We visited Cuba legally on a people to people tour for one week in 2012. Most of our time was spent in Havana but we also briefly visited Playa Giron, Santa Clara and Cienfuegos. Following are the highlights of our trip as well as some tips for anyone thinking of visiting Cuba.
Havana was hands down our favorite part of Cuba. Here are some of the top things to do in Havana.
Habana Vieja (Old Havana)
Our favorite thing to do in Havana was just to walk around and explore Habana Vieja (Old Havana). The highlight of Habana Vieja is the Plaza de la Catedral (Cathedral Square) pictured below:
Stroll on the Malecón
Malecón is an oceanfront drive that is very popular for strolling by tourists and locals, The Malecon is long but the most popular section is from Vedado to La Habana Vieja.
Watching a Ballet Performance at the Gran Teatro de la Habana
One activity we enjoyed that was a part of our tour was going to the ballet. We saw a performance of the Cuban National Ballet at the Gran Teatro de la Habana which is located next to the Capitolio. The cost of the ballet was included in our tour but the ticket said the price was 25CUC. Not only is the ballet beautiful but so is the building. If you are not interested in seeing ballet, you can still check out the building on a guided tour.
Where to Eat in Havana:
Make sure to dine at a paladar which is a private restaurant.
La Guarida is Havana’s most famous paladar (the movie Fresa y Chocolate was filmed here) and is located on the 3rd floor of run down mansion. Reservations are required, ideally a few days advance. We skipped one of the dinners that were part of the tour and made our own reservations for dinner at La Guarida. This is more of a splurge as prices are more expensive that most Cuban paladars (our bill came to 130.30 CUC for 4 people).
The rest of our meals were in state run restaurants but the following two restaurants were worth visiting primarily for their location and great views:
La Torre – This state-run restaurant has amazing views of Havana from above. It is located on the 33rd floor of Havana’s tallest building in a more modern part of Havana and has 360 panoramic views. Below is a photo one of us took from the restaurant during lunch.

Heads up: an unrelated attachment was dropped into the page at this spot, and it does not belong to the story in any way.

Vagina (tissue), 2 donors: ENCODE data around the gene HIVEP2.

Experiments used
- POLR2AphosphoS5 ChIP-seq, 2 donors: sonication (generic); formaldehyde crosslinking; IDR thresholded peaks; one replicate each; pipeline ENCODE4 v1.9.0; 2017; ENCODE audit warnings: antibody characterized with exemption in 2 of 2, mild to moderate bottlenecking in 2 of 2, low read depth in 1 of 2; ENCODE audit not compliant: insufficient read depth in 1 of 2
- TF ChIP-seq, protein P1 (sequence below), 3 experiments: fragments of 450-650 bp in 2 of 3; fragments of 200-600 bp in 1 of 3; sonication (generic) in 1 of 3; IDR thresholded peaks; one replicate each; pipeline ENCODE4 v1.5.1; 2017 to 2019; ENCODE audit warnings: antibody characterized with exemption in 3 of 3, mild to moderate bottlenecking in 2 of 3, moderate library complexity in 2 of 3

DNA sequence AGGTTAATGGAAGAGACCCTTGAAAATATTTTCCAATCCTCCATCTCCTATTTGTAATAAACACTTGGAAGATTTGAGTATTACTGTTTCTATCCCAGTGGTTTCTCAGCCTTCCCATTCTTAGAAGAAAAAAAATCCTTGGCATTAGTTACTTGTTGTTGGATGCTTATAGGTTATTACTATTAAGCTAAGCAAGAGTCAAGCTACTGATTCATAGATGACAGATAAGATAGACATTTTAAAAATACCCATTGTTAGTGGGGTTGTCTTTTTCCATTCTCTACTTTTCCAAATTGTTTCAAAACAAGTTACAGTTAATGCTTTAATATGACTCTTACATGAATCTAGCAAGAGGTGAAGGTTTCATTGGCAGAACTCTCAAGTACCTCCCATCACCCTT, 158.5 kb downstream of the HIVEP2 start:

El Patio – This restaurant has a great location right at the Plaza Cathedral. You can dine at tables inside the restaurant, on the balcony and outside in the square. We came here for dinner and were seated inside but were were able to take good pictures of the Cathedral and Habana Vieja from the balcony.
Coppelia Ice Cream. Another Havana must do is to eat ice cream at the famous Coppelia Ice Cream parlour. Cubans love ice cream and there are usually long lines to get a seat.
Where to Drink in Havana
Bodeguita Del Medio. Around the corner from Cathedral Square is Bodeguita Del Medio which is a legendary bar made famous by Ernest Hemmingway famous for mojitos.
La Rampa. One of the highlights of our time in Havana was visiting this jazz club at night.
Where to Stay in Havana
There are a few great areas in Havana to stay depending on your tastes. Staying in or near the Habana Vieja area is the most convenient area location wise. Vedado is a more relaxed residential area and another option is the Miramar area which has more luxury options. To check out the most recent reviews and prices and save up to 25% on hotels in Cuba check out the reviews on tripadvisor.com.
Playa Giron (Bay of Pigs)
We spent a couple of days in and near Playa Giron. Playa Girón was one of the landing sites of the Bay of Pigs Invasion.
A visit to the Museum of Playa Giron is a must do if you are in the area.
The resort we stayed at had a safe beach for swimming so it is a good spot for those that want to combine history with beach time.
We happened to be in Cuba on May Day, so we participated in a May Day parade. May Day is celebrated on May 1st around the world and is a national holiday in Cuba. The celebration consisted of a parade leading to a stage with singing and speeches.
The highlight of Santa Clara is a visit to the Che Guevara Mausoleum which was interesting.
Cuba Travel Tips
1. Cuba has 2 different currencies -one for Cubans and one for tourists. The 2 currencies are CUP (Cuban Peso) and the CUC (Cuban Convertible Peso).
CUCs are used by foreigners and is tied to the US dollar (1.00 USD=1.00CUC). Cubans usually get paid in CUPs and use this currency to make purchases. As tourists, you will only deal with CUCs and we had to go out of our way to find CUPs for our currency collection. 1 CUC is approximately equal to 24 CUP.
2. Internet in Cuba is pricey and hard to find. There was no free wi-fi or internet anywhere. We had to pay for internet (usually 6CUC an hour) but sometimes they would run out of access cards at the hotel.
3. Stores carry a limited selection of food and products. Going to a store in Cuba is unlike going to a store in other big cities. Because of the embargo, there is limited variety of foods or products at stores. This is why you will see Cuban Americans bringing a crazy amount of stuff with them for their friends and family.
4. Bring toilet paper and small change for tips with you. Some bathrooms had no toilet paper and some had an attendant handing out toilet paper (you are expected to leave a small tip or pay a small fee).
Overall, we loved our time in Cuba but did not love being on a tour. Our activities were tightly planned so we were not able to do everything we wanted to do. We would love to go back on our own and see more of Havana and other parts of Cuba.
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